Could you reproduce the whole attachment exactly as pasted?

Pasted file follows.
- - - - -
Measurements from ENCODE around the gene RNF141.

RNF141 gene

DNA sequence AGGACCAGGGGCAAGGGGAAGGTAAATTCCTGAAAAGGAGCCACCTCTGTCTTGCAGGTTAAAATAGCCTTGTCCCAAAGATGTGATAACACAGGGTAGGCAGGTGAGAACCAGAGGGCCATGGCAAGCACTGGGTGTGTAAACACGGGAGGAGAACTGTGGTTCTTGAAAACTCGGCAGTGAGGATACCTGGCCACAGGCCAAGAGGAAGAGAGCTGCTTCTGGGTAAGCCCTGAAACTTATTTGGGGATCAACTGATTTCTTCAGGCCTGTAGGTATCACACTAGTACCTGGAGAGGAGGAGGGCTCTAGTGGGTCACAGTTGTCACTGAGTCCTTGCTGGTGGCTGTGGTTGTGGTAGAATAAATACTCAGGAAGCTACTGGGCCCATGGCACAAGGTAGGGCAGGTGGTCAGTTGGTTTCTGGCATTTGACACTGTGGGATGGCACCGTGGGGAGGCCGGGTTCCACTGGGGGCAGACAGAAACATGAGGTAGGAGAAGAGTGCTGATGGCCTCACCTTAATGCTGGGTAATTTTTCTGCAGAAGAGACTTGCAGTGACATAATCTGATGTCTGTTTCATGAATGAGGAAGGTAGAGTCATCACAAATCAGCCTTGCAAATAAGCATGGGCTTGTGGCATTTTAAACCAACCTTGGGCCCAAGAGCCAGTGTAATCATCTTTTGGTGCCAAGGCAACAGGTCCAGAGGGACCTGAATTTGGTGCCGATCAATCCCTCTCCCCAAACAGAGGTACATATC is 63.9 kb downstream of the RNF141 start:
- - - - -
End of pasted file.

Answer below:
Measurements from ENCODE around the gene RNF141.

RNF141 gene

DNA sequence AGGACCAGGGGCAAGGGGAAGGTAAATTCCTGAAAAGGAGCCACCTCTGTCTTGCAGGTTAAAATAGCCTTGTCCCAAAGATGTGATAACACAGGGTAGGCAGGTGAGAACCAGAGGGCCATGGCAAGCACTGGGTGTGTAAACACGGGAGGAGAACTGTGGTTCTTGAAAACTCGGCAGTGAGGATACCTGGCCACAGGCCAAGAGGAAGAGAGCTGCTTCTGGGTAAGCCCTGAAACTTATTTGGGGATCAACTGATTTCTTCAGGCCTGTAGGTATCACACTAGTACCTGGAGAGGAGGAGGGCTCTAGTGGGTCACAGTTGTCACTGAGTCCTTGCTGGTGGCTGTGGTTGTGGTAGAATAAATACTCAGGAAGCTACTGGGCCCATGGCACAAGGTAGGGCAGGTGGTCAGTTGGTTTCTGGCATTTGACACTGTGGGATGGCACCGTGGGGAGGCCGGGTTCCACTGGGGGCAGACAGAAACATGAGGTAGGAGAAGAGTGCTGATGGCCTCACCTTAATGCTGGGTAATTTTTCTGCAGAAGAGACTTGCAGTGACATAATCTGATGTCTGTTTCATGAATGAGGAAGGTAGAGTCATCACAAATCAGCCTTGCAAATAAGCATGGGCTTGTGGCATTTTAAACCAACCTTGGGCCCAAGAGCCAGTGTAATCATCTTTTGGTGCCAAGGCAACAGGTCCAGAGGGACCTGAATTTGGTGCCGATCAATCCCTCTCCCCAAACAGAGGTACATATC is 63.9 kb downstream of the RNF141 start: